I’m headed to Quetico in June and hopefully this will be a problem. I’m planning on doing alot of fishing, but expect to keep only about one fish per day to eat. I really want to try to assure that the fish I release will not die. I’m planning on squashing the barbs on the hooks and removing one set of trebles on most of the lures. I’ve read about techniques to avoid bringing pike into the boat(ie beaching). I am not planning on bringing a net,but can if it is helpfull. I’m considering a small bolt cutter to cut off hooks in really big pike(saw this on TV.). Any suggestions would be helpful. Thanks,Roger.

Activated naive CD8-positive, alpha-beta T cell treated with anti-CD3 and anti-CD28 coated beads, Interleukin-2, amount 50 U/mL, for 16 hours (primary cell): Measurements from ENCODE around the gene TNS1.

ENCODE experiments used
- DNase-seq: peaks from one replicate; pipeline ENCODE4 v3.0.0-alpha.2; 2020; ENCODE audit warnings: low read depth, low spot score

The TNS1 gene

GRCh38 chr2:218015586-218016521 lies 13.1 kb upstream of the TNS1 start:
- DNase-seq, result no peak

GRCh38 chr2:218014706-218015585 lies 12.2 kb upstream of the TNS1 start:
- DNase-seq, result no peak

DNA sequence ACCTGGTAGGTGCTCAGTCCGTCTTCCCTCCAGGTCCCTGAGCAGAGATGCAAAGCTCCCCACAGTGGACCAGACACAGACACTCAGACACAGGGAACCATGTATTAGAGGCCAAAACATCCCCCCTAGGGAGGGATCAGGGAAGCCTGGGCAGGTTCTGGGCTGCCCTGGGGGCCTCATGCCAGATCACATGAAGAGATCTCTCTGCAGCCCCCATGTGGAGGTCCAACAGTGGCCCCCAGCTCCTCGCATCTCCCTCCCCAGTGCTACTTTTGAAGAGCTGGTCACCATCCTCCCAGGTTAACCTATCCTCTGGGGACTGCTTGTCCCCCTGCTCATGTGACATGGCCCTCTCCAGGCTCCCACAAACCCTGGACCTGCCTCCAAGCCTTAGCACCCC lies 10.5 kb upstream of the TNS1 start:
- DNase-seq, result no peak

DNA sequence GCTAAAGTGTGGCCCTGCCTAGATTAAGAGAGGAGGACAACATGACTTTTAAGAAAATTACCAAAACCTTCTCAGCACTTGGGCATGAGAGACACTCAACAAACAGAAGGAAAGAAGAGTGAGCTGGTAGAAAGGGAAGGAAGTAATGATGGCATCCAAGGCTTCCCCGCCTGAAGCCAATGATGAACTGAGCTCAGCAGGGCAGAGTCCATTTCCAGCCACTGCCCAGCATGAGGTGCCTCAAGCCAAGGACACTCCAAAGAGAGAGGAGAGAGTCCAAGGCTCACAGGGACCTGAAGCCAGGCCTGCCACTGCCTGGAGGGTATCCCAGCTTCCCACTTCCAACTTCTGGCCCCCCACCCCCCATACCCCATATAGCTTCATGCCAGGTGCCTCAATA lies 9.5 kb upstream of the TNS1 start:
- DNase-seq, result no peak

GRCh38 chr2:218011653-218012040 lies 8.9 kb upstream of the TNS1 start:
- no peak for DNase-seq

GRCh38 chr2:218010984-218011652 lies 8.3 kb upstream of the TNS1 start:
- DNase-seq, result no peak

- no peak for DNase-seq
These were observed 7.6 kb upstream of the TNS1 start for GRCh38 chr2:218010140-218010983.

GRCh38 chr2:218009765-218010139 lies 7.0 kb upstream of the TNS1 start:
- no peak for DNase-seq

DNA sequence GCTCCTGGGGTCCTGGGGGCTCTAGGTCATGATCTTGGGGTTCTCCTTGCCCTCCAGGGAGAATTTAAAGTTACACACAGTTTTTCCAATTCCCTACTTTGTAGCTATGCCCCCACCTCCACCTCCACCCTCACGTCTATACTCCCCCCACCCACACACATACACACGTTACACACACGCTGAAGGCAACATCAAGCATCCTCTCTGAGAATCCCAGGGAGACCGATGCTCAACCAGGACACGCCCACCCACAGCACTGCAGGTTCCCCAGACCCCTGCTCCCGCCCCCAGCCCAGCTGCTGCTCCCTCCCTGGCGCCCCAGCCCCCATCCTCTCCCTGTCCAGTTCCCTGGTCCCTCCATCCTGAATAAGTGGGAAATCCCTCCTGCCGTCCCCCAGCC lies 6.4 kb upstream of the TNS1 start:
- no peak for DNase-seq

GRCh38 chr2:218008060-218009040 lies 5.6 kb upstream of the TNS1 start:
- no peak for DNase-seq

Check out the D-Barb tool
I haven’t used one, but people whose opinion I respect have suggested that it debarbs hooks that are deeply lodged to give the fish a better chance of survival.
Otherwise, handle the fish as little as possible. If you do handle the fish, make sure your hands are wet to avoid removing the protective slime coating from the fish.
Get the fish back into the water as quickly as possible.
I use a net, but I think that’s a matter of personal preference. I’m going to move to a rubber net because I’ve heard they are less harmful to the fish than string nets.
- Big D
Releasing pike from kayak
Can be problematic (and yes, I hope you are fortunate enough to have this “problem,” too). If the pike is not boated or beached, it is by definition in the water, and pike are notorious long-term thrashers. Plus, they like to clamp their mouths down. So, even if you can stow your rod, you have the challenge of getting the fish’s mouth open and removing (or cutting off?) hooks with just two hands.